The 2% Com­pany: Ex­celling at Ef­fi­ciency and In­no­va­tion

Com­pa­nies that ex­cel at both ef­fi­ciency and in­no­va­tion share some key char­ac­ter­is­tics. And there are far too few of them.

Rotman Management Magazine - - CONTENTS - By Knut Haanaes, Martin Reeves and Jules Wur­lod

Com­pa­nies that ex­cel at both ef­fi­ciency and in­no­va­tion share some key char­ac­ter­is­tics. And there are far too few of them.

VERY FEW COM­PA­NIES ex­cel at in­no­va­tion and ef­fi­ciency at the same time. Of the 2,500 pub­lic com­pa­nies we re­cently an­a­lyzed, just two per cent con­sis­tently out­per­form their peers on both growth and prof­itabil­ity dur­ing good and bad times. Th­ese ‘2% com­pa­nies’, as we call them, are able to re­new them­selves in large part by driv­ing ex­plo­ration and ex­ploita­tion si­mul­ta­ne­ously.

Be­ing ex­cel­lent at both ex­plo­ration (the quest for new ideas and in­no­va­tion) and ex­ploita­tion (op­er­a­tional ef­fi­ciency) is par­tic­u­larly chal­leng­ing be­cause th­ese ac­tiv­i­ties pull a com­pany in dif­fer­ent direc­tions. They re­quire dif­fer­ent skills, dif­fer­ent ap­proaches to per­for­mance man­age­ment, and an abil­ity to drive suc­cess with dif­fer­ent time per­spec­tives. Each is also a po­ten­tial trap in its own way: Pur­su­ing too much in­no­va­tion tempts com­pa­nies to seek fur­ther change be­fore they see the ben­e­fits of the ini­tial change; and con­versely, op­er­a­tional suc­cess makes it more dif­fi­cult to make time to ex­plore. Fol­low­ing are a few ex­am­ples of how com­pa­nies man­i­fest their ‘2% sta­tus’ in very dif­fer­ent ways:

• Fash­ion re­tailer Zara has de­vel­oped ‘fast fash­ion’ DNA that com­bines adap­tive in­no­va­tion with speed-to-store. It con­sis­tently taps into un­pre­dictable changes in taste through ex­cel­lence in de­sign agility and fos­ters con­tin­u­ous im­prove­ments in ef­fi­ciency through a very tight sup­ply chain.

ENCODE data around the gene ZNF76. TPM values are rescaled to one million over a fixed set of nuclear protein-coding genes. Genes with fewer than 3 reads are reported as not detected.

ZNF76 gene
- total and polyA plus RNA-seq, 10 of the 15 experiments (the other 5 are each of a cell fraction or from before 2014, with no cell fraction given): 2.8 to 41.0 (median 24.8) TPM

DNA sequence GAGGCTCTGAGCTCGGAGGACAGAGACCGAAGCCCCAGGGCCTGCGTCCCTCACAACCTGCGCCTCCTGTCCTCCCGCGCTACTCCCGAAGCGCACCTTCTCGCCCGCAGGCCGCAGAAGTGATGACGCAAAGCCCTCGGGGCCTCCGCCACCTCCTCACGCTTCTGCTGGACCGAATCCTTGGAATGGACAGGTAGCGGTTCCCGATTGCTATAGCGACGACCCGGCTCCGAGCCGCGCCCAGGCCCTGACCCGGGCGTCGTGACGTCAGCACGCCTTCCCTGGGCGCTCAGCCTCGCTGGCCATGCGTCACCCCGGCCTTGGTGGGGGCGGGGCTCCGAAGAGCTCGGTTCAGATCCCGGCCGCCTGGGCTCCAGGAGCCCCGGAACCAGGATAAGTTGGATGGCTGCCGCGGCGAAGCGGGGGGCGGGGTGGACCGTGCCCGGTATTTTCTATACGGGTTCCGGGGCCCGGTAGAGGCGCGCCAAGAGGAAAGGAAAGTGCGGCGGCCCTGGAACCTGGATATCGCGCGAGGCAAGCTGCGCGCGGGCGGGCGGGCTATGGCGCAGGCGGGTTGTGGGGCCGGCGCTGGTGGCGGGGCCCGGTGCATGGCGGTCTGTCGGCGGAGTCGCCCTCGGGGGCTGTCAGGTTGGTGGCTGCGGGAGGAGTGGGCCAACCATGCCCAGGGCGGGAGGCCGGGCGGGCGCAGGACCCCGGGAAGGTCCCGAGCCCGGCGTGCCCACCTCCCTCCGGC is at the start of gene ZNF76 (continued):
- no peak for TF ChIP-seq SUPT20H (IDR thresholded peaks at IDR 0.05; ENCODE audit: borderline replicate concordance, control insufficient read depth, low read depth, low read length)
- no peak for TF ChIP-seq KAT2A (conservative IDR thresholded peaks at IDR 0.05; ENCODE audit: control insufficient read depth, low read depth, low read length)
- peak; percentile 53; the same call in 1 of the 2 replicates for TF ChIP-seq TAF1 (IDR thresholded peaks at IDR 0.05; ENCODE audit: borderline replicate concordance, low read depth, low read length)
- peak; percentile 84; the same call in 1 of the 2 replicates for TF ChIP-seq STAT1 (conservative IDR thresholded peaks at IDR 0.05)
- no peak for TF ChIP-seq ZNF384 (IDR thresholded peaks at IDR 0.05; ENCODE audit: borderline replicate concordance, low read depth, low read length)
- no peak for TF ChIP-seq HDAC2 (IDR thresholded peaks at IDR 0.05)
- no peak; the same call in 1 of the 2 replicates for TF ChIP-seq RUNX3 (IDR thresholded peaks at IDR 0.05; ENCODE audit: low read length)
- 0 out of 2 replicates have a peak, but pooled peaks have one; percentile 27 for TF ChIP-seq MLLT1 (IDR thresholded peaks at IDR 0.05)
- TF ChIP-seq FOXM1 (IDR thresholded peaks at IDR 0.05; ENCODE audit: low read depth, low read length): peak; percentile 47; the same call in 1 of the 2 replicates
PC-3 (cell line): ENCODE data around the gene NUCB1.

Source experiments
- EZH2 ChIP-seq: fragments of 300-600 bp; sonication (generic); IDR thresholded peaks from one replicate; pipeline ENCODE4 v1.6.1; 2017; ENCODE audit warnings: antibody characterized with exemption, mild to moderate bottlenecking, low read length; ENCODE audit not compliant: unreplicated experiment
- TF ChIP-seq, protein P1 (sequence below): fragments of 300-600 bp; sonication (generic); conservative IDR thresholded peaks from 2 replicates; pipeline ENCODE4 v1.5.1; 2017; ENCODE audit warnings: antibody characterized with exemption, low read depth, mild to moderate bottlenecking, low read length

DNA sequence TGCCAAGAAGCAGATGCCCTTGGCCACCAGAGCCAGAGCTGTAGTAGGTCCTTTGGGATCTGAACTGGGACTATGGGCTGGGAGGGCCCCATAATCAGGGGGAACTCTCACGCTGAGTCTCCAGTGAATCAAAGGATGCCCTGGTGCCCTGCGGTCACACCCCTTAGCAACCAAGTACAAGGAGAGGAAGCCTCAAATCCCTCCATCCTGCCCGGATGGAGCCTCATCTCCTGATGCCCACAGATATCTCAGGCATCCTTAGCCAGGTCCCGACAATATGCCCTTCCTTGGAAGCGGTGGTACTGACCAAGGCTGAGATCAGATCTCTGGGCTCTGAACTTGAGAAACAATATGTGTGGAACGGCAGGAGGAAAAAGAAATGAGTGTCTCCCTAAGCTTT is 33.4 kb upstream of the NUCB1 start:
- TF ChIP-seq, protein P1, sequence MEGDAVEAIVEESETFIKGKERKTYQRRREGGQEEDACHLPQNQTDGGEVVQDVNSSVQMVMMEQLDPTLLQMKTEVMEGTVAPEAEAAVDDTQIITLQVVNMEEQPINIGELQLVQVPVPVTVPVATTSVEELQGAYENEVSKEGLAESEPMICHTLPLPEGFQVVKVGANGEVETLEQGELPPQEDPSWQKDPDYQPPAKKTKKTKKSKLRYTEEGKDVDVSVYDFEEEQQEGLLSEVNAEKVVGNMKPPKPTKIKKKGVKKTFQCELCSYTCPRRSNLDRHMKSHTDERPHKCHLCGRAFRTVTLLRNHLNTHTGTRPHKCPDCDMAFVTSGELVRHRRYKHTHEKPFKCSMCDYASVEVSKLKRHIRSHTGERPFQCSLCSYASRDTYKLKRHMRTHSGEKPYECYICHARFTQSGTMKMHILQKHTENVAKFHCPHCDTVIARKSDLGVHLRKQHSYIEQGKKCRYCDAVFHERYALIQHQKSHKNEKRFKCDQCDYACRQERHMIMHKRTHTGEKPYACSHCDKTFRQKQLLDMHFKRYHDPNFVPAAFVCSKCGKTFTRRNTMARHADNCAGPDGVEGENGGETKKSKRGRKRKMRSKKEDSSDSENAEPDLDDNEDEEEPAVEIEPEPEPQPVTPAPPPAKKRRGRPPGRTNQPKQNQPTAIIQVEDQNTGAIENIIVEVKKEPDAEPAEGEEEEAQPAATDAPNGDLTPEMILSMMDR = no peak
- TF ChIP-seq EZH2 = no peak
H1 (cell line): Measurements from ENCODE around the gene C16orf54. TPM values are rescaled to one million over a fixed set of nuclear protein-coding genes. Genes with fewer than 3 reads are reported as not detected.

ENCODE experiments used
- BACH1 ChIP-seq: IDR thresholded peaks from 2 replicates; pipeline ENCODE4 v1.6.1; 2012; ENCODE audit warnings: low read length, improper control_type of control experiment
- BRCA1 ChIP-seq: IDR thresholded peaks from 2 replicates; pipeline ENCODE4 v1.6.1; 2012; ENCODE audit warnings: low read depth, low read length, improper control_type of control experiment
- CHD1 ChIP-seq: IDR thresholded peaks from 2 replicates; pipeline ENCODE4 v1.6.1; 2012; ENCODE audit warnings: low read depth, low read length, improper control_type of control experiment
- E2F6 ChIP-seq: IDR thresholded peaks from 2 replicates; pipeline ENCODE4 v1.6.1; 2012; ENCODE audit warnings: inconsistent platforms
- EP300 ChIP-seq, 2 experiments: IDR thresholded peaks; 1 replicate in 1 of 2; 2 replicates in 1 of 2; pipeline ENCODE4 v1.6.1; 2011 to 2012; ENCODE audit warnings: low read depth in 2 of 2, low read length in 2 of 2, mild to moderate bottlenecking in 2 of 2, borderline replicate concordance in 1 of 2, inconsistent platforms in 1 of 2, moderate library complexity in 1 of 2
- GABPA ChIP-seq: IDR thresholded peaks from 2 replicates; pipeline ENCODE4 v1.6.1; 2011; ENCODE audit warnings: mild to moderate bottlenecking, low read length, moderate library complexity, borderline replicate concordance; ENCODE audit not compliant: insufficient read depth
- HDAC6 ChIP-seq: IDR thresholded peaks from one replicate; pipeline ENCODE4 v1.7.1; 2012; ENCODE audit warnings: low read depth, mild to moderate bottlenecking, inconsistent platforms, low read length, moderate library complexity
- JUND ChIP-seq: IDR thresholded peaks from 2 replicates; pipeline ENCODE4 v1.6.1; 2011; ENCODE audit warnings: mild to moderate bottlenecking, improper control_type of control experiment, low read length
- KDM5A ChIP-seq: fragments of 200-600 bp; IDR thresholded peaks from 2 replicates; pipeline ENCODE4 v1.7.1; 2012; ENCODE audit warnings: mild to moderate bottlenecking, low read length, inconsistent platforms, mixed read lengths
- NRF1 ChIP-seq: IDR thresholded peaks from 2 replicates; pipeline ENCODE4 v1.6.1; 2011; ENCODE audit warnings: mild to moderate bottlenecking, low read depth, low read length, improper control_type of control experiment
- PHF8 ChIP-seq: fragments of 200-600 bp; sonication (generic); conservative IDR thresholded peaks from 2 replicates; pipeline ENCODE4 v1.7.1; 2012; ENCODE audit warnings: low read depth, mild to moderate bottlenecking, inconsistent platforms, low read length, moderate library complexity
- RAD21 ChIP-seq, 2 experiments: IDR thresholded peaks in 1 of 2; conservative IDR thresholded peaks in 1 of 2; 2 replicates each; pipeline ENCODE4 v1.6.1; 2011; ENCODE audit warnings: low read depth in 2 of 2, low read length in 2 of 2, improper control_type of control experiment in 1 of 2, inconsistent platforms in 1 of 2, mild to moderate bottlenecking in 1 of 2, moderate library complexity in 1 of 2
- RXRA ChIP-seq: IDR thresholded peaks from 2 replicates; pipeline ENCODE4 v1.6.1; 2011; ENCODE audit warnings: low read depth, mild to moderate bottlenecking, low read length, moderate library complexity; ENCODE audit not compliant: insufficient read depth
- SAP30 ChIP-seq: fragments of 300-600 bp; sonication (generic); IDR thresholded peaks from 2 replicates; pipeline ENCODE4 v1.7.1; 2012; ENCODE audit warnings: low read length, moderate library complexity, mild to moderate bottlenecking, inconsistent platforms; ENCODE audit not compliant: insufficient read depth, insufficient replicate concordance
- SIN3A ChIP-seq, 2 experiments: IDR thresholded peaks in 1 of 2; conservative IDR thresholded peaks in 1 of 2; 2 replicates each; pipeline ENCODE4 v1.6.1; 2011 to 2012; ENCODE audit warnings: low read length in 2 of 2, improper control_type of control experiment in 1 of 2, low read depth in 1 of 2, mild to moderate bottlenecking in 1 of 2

• Ama­zon CEO Jeff Be­zos con­stantly pushes for a cul­ture of in­no­va­tive think­ing through his ‘day one’ mantra—stress­ing how the com­pany should never stop be­hav­ing like a start-up. In par­al­lel, the global re­tailer is able to drive ef­fi­ciency by build­ing an ever-tighter cus­tomer in­sight, lo­gis­tics and de­liv­ery op­er­a­tion.

• Toy­ota has been on a long-term quest to de­velop new prod­ucts (such as hy­brid en­gines) and con­tin­u­ously im­prove its lean man­u­fac­tur­ing sys­tem. By play­ing the long game, it has shown that grad­ual im­prove­ments in qual­ity and man­u­fac­tur­ing can be com­bined with break­through in­no­va­tion and in­dus­try shap­ing.

Th­ese and other 2% com­pa­nies share four traits:

1. THEY ARE HIGHLY SKILLED AT BOTH EX­PLO­RATION AND EX­PLOITA­TION. They con­tin­u­ally re­think and re­vise their strate­gies and op­er­at­ing mod­els while im­prov­ing their cur­rent prod­ucts and op­er­a­tions.

2. THEY RE­TAIN AN ‘OUT­SIDE-IN’ FO­CUS, EVEN WHEN THEY BE­COME SUC­CESS­FUL. By bring­ing out­side per­spec­tives in, they avoid suc­cumb­ing to the risks posed by suc­cess and growth, which, al­though they are pos­i­tive and de­sired out­comes, tend to in­crease or­ga­ni­za­tional com­pli­ca­tion and push com­pa­nies to­wards